One anecdote in the study was particularly eye-opening. Turner recounted a story that an urban planning official in Detroit told her. The planner’s agency attempted to set up a vanpool program for low-income Detroit workers in the mid-1990s, but they could not find any interested in employers.
According to Turner, when the planner asked the employers why they would not take part, “most indicated that they did not want to hire black workers, stating ‘Why do you think we moved out here in the first place?’”
Transportation (and the provision of public transit) may be a civil rights issue, but it is not sufficient to overcome these sort of systemic civil rights abuses.
Truog and those who support his view have not engaged with this massive topic. The fact of the matter is, Solon has pursued and continues to pursue exclusionary zoning policies that harm low-income people of color. When developers proposed a multi-family housing development in 2014, residents created the committee against rezoning Solon (CARS). (Side note: that acronym is a little too on the nose.)
These opponents tried to couch their opposition to the apartments under the guise of zoning, but the group’s leader, Don Gallo, was more explicit. He told reporters that the apartments “will not attract the wealthier young people…They will attract riff-raff.”
The ever-present specter of racism, which has only grown more ominous in recent months, continues to plague these discussions.
Ultimately, in my view, a problem this large requires a multifaceted approach.
- In the immediate term, employers with workforce challenges in suburbs like Solon should step up and tackle their own problems by implementing the sorts of programs I outlined earlier. Spatial mismatch is a problem that warrants the attention of the public sector, but that does not mean the private sector can wash its hand of it. We’ve spent more than enough public money to subsidize sprawl and then clean up its consequences.
- In the short- to medium-term, GCRTA should pursue a system redesign, moving from a radial to a multi-destination service orientation, like Houston and Columbus. This approach would be beneficial for the agency and the region, even if it fails to address job accessibility.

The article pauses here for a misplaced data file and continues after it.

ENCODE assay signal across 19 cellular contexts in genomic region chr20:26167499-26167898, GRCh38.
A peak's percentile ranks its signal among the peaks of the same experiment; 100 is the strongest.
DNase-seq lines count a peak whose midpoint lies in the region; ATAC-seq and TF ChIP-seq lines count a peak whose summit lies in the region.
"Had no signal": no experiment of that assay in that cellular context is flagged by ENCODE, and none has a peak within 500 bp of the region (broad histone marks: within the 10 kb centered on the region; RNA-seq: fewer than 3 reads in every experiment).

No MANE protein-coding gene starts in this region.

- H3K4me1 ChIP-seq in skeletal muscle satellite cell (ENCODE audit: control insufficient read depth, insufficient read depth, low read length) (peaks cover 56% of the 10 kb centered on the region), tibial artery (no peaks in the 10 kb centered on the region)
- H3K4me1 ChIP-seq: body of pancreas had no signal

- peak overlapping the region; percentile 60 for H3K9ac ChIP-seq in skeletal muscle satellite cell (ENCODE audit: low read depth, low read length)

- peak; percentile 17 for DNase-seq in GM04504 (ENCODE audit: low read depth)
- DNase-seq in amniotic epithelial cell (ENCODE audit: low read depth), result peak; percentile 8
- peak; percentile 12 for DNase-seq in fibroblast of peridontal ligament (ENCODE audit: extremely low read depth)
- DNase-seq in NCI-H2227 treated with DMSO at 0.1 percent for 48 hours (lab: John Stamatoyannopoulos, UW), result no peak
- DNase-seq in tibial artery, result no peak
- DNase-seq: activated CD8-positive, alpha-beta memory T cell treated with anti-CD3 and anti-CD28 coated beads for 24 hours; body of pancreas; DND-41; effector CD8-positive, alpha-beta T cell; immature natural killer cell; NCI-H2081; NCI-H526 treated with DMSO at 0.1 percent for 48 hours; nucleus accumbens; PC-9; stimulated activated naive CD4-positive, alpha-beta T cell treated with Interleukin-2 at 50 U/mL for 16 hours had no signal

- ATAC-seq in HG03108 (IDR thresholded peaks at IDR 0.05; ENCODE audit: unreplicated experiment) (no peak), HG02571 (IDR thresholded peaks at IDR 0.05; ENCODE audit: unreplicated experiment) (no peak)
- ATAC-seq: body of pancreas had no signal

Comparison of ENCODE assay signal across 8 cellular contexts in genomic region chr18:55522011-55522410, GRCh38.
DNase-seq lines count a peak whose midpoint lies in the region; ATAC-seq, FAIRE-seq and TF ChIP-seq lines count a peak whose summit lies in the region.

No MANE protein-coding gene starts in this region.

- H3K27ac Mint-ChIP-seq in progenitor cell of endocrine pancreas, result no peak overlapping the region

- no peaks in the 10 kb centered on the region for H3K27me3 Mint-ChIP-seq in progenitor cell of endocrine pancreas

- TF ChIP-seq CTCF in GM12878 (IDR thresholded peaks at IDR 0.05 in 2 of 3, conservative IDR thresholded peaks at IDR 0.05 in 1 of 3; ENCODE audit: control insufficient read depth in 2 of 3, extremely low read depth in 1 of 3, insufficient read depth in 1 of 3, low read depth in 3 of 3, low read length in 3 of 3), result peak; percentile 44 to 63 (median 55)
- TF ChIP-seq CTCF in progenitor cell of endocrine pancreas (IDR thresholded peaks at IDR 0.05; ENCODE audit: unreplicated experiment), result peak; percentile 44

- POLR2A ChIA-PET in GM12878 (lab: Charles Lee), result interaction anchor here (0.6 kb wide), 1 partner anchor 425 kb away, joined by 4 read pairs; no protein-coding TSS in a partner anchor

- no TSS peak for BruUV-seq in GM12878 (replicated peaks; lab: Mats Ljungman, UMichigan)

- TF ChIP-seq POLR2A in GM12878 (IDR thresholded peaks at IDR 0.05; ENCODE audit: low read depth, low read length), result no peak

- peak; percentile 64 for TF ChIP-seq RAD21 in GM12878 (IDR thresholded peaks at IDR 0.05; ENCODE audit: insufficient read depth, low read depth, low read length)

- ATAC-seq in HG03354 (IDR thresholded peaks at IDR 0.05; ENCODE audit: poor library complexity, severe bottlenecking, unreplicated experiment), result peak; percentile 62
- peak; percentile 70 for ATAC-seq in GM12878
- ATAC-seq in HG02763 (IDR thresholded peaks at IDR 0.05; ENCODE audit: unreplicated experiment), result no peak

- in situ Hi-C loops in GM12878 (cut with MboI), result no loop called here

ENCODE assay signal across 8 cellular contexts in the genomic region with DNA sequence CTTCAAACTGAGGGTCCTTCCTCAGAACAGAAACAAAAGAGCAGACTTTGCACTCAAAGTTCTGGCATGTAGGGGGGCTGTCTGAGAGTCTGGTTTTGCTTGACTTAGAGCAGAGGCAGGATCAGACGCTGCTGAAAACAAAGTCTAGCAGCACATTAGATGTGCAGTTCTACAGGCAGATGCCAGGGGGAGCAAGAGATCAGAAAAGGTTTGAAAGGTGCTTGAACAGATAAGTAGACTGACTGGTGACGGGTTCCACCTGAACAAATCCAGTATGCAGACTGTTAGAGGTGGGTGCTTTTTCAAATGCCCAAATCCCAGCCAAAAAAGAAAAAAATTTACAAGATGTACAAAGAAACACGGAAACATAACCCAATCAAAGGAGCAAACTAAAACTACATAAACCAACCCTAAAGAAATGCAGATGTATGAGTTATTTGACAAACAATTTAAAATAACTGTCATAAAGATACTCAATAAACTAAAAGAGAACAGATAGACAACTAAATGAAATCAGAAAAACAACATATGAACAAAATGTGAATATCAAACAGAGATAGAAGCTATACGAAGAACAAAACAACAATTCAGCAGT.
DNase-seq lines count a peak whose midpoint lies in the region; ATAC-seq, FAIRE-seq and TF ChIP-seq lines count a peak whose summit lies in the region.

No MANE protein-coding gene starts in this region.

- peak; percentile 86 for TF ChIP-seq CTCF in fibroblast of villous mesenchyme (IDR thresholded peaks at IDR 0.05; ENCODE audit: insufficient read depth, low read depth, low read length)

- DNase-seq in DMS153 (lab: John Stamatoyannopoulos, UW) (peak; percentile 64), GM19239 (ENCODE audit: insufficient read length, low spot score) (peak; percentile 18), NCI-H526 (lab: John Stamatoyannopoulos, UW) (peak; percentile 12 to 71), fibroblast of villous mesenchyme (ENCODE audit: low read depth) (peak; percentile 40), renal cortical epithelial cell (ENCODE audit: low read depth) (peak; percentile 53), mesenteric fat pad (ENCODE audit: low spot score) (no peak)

- And, in the long-term, the region’s elected officials and planning agencies should devote their attention and resources on TOD in order to take advantage of the benefits that it creates. Not only will it reduce the financial and environmental burdens of sprawl and chip away at job inaccessibility, it can also help firms take advantage of the benefits of industry agglomeration, which would increase their productivity and output.
Fortunately, there is no inherent conflict between 2 and 3. On the contrary, Brown and Thompson, in a 2012 paper analyzing transit in Broward County, Florida, wrote,
Contrary to what many planners believe, developing a multi-destination transit system does not necessarily work at cross-purposes with the planning goal of clustering urban development. One consequence of a multi-destination grid is the emergence of a number of strong routes. Planners develop transfer centers along such routes, and these centers can develop into strong development nodes.
We can begin to address Northeast Ohio’s overarching job accessibility issues. But we cannot do it if we ignore the systemic challenges behind them, and we cannot do it if we fail to take a regional approach. Both of these will require much more than just running another bus to Solon. It will require us to acknowledge and begin to ameliorate the 800-pound gorilla in the room.